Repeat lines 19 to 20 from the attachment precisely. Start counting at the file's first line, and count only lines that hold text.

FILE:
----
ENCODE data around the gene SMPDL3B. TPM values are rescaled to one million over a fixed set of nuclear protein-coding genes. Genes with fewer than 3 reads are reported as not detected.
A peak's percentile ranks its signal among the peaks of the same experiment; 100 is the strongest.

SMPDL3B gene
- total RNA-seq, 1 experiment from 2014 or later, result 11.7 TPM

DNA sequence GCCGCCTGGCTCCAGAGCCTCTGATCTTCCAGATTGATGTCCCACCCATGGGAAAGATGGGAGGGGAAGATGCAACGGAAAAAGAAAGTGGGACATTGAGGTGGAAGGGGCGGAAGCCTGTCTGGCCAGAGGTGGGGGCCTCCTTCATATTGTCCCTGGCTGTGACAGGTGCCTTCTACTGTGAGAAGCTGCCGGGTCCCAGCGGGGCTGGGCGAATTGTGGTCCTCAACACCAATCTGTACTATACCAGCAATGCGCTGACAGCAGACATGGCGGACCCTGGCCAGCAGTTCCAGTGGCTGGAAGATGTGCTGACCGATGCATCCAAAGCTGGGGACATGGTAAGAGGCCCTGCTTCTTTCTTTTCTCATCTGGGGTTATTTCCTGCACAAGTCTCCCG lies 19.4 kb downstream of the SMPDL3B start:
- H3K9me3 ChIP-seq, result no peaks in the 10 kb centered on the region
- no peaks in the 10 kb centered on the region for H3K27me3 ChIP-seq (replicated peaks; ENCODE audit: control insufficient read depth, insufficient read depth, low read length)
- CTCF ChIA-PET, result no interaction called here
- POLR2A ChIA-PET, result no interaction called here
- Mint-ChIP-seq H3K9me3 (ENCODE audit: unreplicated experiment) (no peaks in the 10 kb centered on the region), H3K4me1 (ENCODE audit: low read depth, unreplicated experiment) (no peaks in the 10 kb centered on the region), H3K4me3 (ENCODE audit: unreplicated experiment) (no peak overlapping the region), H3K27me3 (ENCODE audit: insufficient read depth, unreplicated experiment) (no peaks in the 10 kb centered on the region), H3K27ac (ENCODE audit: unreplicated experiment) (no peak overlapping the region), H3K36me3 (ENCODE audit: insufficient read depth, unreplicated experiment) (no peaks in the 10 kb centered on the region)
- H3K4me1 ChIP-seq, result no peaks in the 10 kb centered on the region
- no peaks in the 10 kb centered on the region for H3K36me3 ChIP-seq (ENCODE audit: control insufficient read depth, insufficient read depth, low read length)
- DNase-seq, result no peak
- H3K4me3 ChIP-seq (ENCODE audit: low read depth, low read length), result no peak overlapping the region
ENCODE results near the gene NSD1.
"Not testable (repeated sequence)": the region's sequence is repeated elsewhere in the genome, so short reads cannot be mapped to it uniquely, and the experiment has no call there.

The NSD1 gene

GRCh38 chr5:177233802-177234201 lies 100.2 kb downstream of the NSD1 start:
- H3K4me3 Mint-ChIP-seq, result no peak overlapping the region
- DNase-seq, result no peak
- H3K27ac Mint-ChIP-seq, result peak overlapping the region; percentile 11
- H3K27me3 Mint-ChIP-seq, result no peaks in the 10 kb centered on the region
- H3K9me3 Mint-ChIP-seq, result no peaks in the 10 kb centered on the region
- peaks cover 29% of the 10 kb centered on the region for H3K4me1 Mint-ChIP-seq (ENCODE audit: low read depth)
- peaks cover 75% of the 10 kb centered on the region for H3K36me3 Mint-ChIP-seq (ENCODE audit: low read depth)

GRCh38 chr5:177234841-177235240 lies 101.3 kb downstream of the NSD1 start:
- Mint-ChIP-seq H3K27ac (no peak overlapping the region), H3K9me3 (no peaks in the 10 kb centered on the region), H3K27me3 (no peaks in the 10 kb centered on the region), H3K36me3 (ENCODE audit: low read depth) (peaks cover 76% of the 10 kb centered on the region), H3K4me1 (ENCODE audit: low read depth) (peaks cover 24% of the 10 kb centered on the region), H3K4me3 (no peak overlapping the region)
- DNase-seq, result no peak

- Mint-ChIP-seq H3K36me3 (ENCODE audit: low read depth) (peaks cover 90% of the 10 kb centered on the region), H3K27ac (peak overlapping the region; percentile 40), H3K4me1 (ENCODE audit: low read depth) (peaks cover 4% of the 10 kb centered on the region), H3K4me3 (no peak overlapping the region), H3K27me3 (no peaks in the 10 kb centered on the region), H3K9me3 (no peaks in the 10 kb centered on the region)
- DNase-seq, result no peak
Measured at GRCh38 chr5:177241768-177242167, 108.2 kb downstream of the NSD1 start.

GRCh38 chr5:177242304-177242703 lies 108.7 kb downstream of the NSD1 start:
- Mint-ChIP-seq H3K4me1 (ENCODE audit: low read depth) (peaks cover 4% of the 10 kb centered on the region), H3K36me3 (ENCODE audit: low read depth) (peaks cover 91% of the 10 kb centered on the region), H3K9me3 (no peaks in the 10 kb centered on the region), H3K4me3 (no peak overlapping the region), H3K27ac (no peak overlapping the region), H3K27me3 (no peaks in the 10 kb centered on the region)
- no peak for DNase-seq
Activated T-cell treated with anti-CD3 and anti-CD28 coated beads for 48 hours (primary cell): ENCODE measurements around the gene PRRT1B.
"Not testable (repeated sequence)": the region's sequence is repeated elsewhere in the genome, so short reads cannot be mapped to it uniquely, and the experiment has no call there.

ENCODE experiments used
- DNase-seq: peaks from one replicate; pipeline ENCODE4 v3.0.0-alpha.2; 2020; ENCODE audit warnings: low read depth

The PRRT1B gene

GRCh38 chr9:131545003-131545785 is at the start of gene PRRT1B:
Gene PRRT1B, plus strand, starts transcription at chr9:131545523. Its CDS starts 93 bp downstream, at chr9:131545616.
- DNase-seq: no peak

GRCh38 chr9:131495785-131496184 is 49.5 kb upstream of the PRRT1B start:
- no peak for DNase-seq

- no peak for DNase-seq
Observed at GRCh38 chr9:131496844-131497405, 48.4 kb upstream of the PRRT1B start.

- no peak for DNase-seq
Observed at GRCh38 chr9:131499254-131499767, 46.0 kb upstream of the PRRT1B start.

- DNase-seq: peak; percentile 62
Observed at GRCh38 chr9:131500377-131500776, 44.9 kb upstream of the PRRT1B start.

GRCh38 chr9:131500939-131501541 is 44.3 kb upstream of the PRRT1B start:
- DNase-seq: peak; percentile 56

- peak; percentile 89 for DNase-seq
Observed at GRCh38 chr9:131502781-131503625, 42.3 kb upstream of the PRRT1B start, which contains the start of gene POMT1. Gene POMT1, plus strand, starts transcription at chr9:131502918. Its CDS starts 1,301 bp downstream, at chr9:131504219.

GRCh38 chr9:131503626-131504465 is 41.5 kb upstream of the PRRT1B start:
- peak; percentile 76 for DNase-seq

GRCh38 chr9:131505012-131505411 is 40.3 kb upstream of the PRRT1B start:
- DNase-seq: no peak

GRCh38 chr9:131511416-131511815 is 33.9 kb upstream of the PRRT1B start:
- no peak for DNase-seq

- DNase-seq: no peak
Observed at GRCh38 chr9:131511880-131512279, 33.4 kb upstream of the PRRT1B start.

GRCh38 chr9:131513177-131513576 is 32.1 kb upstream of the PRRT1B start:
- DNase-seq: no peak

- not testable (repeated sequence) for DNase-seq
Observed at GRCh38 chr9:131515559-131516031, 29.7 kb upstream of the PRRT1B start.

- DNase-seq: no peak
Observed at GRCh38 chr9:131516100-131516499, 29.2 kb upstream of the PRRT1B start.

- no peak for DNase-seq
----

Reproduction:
- H3K4me3 Mint-ChIP-seq, result no peak overlapping the region
- DNase-seq, result no peak